Kidepo Valley shines in the savannah

Kidepo Valley shines in the savannah

Kidepo Valley shines in the savannah

As we drive through Kidepo Valley National Park in an open 4WD vehicle, I am struck by the vast savannah landscape only interrupted by distant mountain ranges.

Kidepo is in the Karamoja region in northeastern Uganda in Kaabong district. It lies between Uganda’s borders with South Sudan and Kenya, some 700 kilometres from Kampala.

It has two seasonal rivers — Kidepo and Narus. During the dry season, water is found only in wetlands and remnant pools in the broad Narus Valley near Apoka, in the heart of the park. These seasonal oases, combined with the open, savannah terrain, make the Narus Valley the park’s prime game viewing location, the Uganda Wildlife Authority says.

On our game drive, we see buffalo, Jackson’s hartebeest, African elephants, warthogs, giraffes, waterbucks, zebras and elands grazing.

We arrive at the Kakine Observation Point that offers a 360-degree view of the area within the Narus Valley at about 4.30pm.

Viewing the park through the Kakine telescope, I see the imposing Lomej Hills in the east and the beautiful vantage point of Narus Valley where numerous wildebeest are grazing.

One of our guides who is also a game park ranger, Corporal Samuel Loware, tells us: “All the animals come out to graze at this time as the sun sets. Such points were strategically set up for observation reasons because they are vantage points.”

Kidepo Valley shines in the savannah


Herds of buffalo can be seen grazing; within the large herds are smaller units of families or clans. A herd may have 2,000 to 3,000 animals.

Old male buffaloes, referred to as “losers,” are feeding alone far away from the herds.

“The strongest male in a herd fights other males to dominate mating. The male losers are thrown out of the herd, but the females die in the herd,” Samuel Okello, another ranger, says.

We also see a number of elephants muddying themselves in pools of water. Okello informed us that elephants feed for 16 to 17 hours a day, and spend the rest of the day sleeping, and wallowing in the mud and dust. “Mud protects the elephants from tsetse fly bites and ticks, and helps lower their body temperature,” he said.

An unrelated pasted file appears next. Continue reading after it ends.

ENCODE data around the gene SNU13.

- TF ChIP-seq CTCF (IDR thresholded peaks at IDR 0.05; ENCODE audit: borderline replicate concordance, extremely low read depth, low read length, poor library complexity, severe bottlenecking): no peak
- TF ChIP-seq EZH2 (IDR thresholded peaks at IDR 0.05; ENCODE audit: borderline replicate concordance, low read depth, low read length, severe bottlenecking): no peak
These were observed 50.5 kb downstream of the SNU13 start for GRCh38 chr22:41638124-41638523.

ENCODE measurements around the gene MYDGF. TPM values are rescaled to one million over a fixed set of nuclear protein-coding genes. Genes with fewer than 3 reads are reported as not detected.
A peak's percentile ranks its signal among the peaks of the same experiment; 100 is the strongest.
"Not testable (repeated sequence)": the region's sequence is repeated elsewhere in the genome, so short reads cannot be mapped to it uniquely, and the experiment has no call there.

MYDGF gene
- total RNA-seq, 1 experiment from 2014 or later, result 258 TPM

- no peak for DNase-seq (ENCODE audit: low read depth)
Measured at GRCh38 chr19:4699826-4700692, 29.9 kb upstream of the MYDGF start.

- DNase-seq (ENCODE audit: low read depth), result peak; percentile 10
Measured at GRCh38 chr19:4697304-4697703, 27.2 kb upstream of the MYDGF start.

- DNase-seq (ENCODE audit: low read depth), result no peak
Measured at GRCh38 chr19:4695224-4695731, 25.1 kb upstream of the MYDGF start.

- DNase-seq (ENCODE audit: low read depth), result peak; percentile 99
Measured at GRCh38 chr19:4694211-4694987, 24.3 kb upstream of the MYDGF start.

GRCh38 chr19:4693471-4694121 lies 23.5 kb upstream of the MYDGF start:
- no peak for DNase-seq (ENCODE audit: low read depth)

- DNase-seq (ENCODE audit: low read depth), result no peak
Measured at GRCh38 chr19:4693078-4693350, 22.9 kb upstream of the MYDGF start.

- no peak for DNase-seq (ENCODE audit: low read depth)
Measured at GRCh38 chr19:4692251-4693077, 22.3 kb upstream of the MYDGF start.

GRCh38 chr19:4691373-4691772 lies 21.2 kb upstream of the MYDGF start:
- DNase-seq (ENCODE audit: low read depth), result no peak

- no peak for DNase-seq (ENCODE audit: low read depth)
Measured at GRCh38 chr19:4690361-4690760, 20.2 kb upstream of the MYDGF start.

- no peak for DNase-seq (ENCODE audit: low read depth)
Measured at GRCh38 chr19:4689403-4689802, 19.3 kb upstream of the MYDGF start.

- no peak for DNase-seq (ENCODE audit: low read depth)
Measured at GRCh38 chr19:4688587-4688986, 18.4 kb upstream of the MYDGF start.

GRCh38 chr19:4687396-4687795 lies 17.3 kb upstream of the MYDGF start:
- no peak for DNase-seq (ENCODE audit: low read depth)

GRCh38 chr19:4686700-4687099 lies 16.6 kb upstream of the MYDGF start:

At the Ogirangale swamp, Nile crocodiles were basking in the evening sun.

Some 28 of the 86 species of mammals in Kidepo are not found in any other of Uganda’s national parks. Animals unique to Kidepo include the striped hyena, aardwolf, caracal, cheetah, greater and lesser kudu, klipspringer, dik-dik, Bright’s gazelle and chandler’s mountain reedbuck. The beisa oryx and the roan antelope are believed to have been wiped out from the region. The last rhino in the park was killed in 1983.

African wild dogs have been seen coming into the park from Sudan, but are not resident.

The park has 58 species of birds of prey including the lammergeier, Verreaux’s eagle, the pygmy falcon, and the Egyptian vulture. Some of Africa’s rarest birds are found in Kidepo, including the Karamoja apalis and black-breasted barbet.Kidepo is approximately 12 hours from Kampala by road.

A chartered flight will take about two hours from Entebbe International Airport.

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This story first appeared in The East African Magazine (Feb 4, 2017) by By Bamuturaki Musinguzi

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